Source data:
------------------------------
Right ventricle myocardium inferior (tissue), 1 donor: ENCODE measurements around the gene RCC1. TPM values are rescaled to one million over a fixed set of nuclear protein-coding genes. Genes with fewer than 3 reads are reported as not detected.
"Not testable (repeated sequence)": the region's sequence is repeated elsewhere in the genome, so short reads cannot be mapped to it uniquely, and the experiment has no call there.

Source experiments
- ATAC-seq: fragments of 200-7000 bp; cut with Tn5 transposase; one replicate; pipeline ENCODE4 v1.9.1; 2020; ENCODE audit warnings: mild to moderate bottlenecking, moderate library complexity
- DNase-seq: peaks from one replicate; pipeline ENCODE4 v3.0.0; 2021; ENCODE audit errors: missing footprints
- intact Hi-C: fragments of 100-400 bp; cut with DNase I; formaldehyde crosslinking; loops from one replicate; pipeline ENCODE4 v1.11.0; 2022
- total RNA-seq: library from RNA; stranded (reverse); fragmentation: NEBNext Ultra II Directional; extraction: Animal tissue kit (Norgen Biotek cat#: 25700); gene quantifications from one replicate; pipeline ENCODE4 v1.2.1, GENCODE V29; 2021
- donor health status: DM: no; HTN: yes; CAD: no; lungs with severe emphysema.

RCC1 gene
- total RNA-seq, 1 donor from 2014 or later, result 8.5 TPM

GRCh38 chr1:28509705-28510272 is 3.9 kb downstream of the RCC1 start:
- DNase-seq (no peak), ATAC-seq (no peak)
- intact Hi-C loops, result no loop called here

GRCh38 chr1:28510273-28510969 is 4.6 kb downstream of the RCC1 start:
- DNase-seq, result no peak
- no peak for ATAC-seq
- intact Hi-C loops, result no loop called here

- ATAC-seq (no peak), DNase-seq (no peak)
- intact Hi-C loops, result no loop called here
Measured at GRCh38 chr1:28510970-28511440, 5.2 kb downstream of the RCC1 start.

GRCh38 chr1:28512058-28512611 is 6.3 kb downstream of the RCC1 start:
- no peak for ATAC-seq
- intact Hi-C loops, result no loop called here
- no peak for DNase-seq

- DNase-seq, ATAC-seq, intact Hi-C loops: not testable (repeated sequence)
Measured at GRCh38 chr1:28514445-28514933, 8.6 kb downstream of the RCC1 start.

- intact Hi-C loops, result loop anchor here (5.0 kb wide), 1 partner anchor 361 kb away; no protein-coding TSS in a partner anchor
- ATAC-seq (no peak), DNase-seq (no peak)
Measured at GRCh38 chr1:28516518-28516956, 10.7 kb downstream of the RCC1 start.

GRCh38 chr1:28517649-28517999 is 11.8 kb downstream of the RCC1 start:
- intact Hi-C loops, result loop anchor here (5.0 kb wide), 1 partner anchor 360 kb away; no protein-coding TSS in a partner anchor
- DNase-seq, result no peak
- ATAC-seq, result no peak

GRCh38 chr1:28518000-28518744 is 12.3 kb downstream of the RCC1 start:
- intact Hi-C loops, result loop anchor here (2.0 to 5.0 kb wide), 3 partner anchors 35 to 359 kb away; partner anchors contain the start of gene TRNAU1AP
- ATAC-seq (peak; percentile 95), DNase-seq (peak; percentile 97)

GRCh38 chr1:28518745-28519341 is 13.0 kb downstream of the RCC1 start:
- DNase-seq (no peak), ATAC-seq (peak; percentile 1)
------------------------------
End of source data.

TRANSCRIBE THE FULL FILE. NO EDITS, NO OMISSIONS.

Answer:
Right ventricle myocardium inferior (tissue), 1 donor: ENCODE measurements around the gene RCC1. TPM values are rescaled to one million over a fixed set of nuclear protein-coding genes. Genes with fewer than 3 reads are reported as not detected.
"Not testable (repeated sequence)": the region's sequence is repeated elsewhere in the genome, so short reads cannot be mapped to it uniquely, and the experiment has no call there.

Source experiments
- ATAC-seq: fragments of 200-7000 bp; cut with Tn5 transposase; one replicate; pipeline ENCODE4 v1.9.1; 2020; ENCODE audit warnings: mild to moderate bottlenecking, moderate library complexity
- DNase-seq: peaks from one replicate; pipeline ENCODE4 v3.0.0; 2021; ENCODE audit errors: missing footprints
- intact Hi-C: fragments of 100-400 bp; cut with DNase I; formaldehyde crosslinking; loops from one replicate; pipeline ENCODE4 v1.11.0; 2022
- total RNA-seq: library from RNA; stranded (reverse); fragmentation: NEBNext Ultra II Directional; extraction: Animal tissue kit (Norgen Biotek cat#: 25700); gene quantifications from one replicate; pipeline ENCODE4 v1.2.1, GENCODE V29; 2021
- donor health status: DM: no; HTN: yes; CAD: no; lungs with severe emphysema.

RCC1 gene
- total RNA-seq, 1 donor from 2014 or later, result 8.5 TPM

GRCh38 chr1:28509705-28510272 is 3.9 kb downstream of the RCC1 start:
- DNase-seq (no peak), ATAC-seq (no peak)
- intact Hi-C loops, result no loop called here

GRCh38 chr1:28510273-28510969 is 4.6 kb downstream of the RCC1 start:
- DNase-seq, result no peak
- no peak for ATAC-seq
- intact Hi-C loops, result no loop called here

- ATAC-seq (no peak), DNase-seq (no peak)
- intact Hi-C loops, result no loop called here
Measured at GRCh38 chr1:28510970-28511440, 5.2 kb downstream of the RCC1 start.

GRCh38 chr1:28512058-28512611 is 6.3 kb downstream of the RCC1 start:
- no peak for ATAC-seq
- intact Hi-C loops, result no loop called here
- no peak for DNase-seq

- DNase-seq, ATAC-seq, intact Hi-C loops: not testable (repeated sequence)
Measured at GRCh38 chr1:28514445-28514933, 8.6 kb downstream of the RCC1 start.

- intact Hi-C loops, result loop anchor here (5.0 kb wide), 1 partner anchor 361 kb away; no protein-coding TSS in a partner anchor
- ATAC-seq (no peak), DNase-seq (no peak)
Measured at GRCh38 chr1:28516518-28516956, 10.7 kb downstream of the RCC1 start.

GRCh38 chr1:28517649-28517999 is 11.8 kb downstream of the RCC1 start:
- intact Hi-C loops, result loop anchor here (5.0 kb wide), 1 partner anchor 360 kb away; no protein-coding TSS in a partner anchor
- DNase-seq, result no peak
- ATAC-seq, result no peak

GRCh38 chr1:28518000-28518744 is 12.3 kb downstream of the RCC1 start:
- intact Hi-C loops, result loop anchor here (2.0 to 5.0 kb wide), 3 partner anchors 35 to 359 kb away; partner anchors contain the start of gene TRNAU1AP
- ATAC-seq (peak; percentile 95), DNase-seq (peak; percentile 97)

GRCh38 chr1:28518745-28519341 is 13.0 kb downstream of the RCC1 start:
- DNase-seq (no peak), ATAC-seq (peak; percentile 1)